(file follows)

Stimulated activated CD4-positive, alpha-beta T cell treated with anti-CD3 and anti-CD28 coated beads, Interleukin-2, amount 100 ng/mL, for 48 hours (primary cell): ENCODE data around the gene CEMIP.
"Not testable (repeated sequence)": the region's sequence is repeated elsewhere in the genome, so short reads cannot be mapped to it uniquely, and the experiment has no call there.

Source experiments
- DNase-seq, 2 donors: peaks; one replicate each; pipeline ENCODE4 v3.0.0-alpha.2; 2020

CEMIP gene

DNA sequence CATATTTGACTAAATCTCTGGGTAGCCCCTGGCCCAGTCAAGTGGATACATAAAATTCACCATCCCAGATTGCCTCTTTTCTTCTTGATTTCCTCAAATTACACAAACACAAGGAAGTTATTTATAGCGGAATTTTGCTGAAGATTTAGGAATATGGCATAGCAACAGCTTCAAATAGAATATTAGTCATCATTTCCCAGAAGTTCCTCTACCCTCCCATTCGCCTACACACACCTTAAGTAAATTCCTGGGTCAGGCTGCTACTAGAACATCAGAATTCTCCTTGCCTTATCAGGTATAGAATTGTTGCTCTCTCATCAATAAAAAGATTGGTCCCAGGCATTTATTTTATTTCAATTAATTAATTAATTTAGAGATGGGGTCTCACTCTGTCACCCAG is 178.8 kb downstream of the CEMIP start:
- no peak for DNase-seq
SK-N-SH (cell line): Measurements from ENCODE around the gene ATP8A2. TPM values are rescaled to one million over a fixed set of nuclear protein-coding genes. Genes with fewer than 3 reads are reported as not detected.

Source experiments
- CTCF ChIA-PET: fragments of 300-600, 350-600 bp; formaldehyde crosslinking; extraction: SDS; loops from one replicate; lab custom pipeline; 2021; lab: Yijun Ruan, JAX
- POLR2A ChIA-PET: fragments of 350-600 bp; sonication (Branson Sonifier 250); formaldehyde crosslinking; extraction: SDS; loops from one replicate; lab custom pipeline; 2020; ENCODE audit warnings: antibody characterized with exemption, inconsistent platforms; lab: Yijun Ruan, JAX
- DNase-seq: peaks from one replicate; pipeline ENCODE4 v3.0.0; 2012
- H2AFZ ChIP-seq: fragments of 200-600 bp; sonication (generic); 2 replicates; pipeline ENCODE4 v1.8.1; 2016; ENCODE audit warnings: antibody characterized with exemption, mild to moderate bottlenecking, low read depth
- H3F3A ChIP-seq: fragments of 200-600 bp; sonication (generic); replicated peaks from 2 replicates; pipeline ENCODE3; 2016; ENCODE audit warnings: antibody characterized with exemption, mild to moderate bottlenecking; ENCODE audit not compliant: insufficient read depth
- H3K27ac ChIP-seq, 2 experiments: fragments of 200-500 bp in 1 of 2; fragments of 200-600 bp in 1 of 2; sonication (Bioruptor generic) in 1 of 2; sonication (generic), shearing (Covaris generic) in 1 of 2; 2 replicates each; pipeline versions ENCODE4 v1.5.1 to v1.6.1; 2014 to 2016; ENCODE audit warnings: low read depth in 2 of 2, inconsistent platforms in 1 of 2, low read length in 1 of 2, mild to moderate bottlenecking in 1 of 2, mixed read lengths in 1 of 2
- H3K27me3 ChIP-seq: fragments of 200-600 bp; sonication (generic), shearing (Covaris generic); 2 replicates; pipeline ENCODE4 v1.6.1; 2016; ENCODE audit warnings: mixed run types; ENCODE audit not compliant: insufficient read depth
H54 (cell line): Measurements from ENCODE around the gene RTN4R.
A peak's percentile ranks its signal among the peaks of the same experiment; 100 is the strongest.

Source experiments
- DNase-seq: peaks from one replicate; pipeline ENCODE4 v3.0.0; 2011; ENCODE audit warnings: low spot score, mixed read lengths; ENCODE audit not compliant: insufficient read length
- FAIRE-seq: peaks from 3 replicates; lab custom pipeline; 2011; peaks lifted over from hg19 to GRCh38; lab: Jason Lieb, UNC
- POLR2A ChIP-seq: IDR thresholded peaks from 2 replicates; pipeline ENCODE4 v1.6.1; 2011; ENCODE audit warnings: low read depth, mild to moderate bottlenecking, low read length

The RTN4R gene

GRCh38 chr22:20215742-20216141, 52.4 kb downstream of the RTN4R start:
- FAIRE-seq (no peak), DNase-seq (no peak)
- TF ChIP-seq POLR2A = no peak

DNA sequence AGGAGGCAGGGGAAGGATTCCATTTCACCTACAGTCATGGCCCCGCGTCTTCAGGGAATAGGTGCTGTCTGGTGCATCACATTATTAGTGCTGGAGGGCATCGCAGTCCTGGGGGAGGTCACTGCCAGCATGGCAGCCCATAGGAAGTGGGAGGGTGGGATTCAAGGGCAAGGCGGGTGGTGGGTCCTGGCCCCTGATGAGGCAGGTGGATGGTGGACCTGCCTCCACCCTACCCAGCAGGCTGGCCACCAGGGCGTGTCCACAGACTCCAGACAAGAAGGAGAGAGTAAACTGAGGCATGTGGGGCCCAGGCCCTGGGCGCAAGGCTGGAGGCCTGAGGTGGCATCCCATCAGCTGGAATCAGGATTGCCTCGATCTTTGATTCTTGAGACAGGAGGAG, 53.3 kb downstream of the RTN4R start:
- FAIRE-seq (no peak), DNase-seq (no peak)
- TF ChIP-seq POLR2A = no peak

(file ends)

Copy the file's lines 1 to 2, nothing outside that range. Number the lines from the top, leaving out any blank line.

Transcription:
Stimulated activated CD4-positive, alpha-beta T cell treated with anti-CD3 and anti-CD28 coated beads, Interleukin-2, amount 100 ng/mL, for 48 hours (primary cell): ENCODE data around the gene CEMIP.
"Not testable (repeated sequence)": the region's sequence is repeated elsewhere in the genome, so short reads cannot be mapped to it uniquely, and the experiment has no call there.